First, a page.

Signage serves the needs of marketing in boldly displaying organizational logos

Facilities need the proper tools to educate and unify staff in effectively communicating wayfinding instructions

The Planning Process

Demographic studies should be conducted to develop a target user profile, including prevalent linguistics and terminology. Medical personnel tend to want technical terms such as “Imaging” and “Otolaryngology” instead of the more user-friendly “EKG” (for example) or “Ears, Nose & Throat,” respectively. The cardiology unit can be called a “Heart Center” (figure 4).

Plain language descriptions of healthcare units/services aid the public in wayfinding

A wide range of origins and destinations needs to be defined and prioritized, and the best pathway for each delineated. The best route may not be the shortest; patients and families might be directed past the pharmacy or hospital shops on their way in and out. Patients probably shouldn't be discharged to the handiest exit if it happens to be located next to a dumpster. People under stress need simple guidance and support. Each decision point along the route needs to be looked at from the user's perspective—for example, is it an inviting space, properly lighted, and free of clutter? Is confusion minimized?

Consistency is another key to the success of a wayfinding program. Team members should consider all sorts of cues to unify the wayfinding plan—e.g., color coding, meaningful pictograms, and facility-wide numbering systems. Use of colors should be carefully planned so that the colors are readily perceived and arranged in a logical plan. Pictograms must be keyed to the understanding and cultural perceptions of users; not everyone will understand the relevance of a fish icon at first glace, but if it soon becomes apparent that the fish icon designates the second floor (figure 5), the message sinks in.

Consistent use of icons helps patients/visitors (especially if semiliterate) to locate themselves

All elements of the facility need to be taken into account in the overall plan. A simple example: News racks and ashtrays can be part of a fight for visual dominance; they should be part of the visual hierarchy, worked into the overall plan so that they don't interfere with signage or key decision points. Stop signs, no-parking signs, and other regulatory signs are too often an afterthought, and seen as an expensive one, at that. With planning, they can be integrated with the overall design at relatively little extra cost (figure 6).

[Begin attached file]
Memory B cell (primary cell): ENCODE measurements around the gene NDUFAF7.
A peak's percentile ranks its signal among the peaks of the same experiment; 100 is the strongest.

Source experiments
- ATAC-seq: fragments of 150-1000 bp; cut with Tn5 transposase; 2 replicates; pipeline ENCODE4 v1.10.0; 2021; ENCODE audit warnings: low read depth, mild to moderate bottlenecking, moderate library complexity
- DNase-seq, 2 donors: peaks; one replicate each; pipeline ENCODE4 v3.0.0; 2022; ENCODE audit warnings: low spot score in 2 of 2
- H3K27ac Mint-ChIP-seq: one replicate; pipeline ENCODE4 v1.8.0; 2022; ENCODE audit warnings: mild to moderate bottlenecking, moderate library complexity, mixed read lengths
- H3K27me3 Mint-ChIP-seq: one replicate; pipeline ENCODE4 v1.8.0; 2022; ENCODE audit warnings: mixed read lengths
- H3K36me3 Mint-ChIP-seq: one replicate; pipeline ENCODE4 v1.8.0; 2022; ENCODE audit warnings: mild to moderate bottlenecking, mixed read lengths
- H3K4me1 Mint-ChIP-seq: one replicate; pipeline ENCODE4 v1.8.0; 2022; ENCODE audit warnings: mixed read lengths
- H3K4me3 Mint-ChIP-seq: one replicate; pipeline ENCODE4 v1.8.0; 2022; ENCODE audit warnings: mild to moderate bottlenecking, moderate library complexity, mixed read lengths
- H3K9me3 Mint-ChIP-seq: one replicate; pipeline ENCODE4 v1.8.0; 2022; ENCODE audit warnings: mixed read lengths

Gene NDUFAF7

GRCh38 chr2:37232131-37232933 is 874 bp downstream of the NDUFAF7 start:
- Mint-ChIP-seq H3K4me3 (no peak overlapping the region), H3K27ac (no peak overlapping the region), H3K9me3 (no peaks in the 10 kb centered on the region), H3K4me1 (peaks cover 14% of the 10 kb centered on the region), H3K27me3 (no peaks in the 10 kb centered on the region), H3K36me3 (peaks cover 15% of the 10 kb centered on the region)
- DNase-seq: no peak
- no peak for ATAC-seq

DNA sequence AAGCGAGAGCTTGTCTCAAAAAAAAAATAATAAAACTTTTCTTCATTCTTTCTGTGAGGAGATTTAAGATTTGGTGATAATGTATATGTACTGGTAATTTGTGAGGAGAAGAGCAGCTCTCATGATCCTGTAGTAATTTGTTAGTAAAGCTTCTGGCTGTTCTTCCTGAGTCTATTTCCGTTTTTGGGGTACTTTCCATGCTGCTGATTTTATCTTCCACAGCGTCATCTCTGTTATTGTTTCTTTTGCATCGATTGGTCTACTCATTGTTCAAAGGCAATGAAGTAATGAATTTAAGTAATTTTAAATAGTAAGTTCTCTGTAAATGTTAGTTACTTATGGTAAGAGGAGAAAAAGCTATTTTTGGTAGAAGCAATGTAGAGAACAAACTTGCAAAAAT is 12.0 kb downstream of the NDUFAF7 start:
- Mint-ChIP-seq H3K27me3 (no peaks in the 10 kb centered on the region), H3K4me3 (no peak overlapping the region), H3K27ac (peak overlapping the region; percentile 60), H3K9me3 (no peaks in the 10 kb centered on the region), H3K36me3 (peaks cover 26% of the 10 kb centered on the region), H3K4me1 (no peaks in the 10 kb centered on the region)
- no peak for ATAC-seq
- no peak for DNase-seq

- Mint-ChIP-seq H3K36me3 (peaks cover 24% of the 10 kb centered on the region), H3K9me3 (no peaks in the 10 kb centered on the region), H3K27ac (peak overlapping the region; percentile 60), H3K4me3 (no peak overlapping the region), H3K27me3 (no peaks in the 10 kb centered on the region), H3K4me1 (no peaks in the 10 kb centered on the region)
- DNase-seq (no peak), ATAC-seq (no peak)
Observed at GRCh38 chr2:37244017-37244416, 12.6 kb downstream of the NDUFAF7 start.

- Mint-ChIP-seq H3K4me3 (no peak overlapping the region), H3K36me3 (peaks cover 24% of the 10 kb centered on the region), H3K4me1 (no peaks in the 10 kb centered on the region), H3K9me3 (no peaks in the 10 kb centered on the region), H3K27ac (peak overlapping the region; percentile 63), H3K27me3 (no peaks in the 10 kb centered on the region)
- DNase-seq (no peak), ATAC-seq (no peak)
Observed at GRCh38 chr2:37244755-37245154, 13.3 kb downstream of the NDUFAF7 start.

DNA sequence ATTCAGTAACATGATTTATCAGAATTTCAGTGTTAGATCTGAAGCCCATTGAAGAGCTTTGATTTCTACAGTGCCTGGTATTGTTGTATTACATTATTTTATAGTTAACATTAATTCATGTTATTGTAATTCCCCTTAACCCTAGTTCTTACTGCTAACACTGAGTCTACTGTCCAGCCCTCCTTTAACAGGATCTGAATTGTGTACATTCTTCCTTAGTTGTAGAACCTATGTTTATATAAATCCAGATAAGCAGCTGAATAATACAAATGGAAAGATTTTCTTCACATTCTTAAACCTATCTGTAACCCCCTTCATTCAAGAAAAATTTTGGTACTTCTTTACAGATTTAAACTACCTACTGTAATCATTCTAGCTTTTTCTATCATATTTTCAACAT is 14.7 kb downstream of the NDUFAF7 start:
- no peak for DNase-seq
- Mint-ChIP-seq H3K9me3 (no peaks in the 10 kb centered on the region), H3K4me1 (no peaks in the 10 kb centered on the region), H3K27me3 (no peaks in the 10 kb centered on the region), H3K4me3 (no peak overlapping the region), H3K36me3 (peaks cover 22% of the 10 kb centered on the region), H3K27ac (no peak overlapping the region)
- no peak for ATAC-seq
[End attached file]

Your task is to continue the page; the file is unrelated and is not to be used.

Standard regulatory signs can be integrated easily into the overall design scheme, at relatively little extra cost, with foresight and planning

Designers should not be afraid to propose “wild card” or leading-edge concepts as options. They should tell clients that this might not have been tried before and explain how they might work to further their purposes—who knows what might come of it? Not long ago, touch screens were ruled out as off-putting and impractical; now they are commonplace at many banks and stores, and they are working their way into hospital wayfinding. It's because someone had the audacity to propose them as an option.

Design development and documentation involve typical signage layout and type styles, signage construction details, specific message schedules (lists and specs of signs to be fabricated), and corresponding location prints (numbers on the floor plan indicating sign locations). Even if early phases do not require presentation of all sign types, a good plan will anticipate future needs. These should be documented in a sign standards manual, and the documentation designed for easy updating and replacement of signs.

Current technology makes it affordable for many facilities to produce signs in-house; this should be done carefully to maintain the original design intent. Sign system standards should clearly distinguish when to use what sign type. Ultimately, the success of the wayfinding system will be measured by its users, answering for themselves this simple question: Is this facility easy to navigate?


Hospital staff needs to guard against allowing a deterioration of the wayfinding program and should occasionally re-examine and update it, as needed. A carefully designed signage program should be expandable, yet economical to maintain. HD

Randy Cooper is president and Roger Smith is vice-president of national accounts, Cooper Signage and Graphics, Inc., Snellville, Georgia.

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Healthcare Design 2003 November;3(4):37-40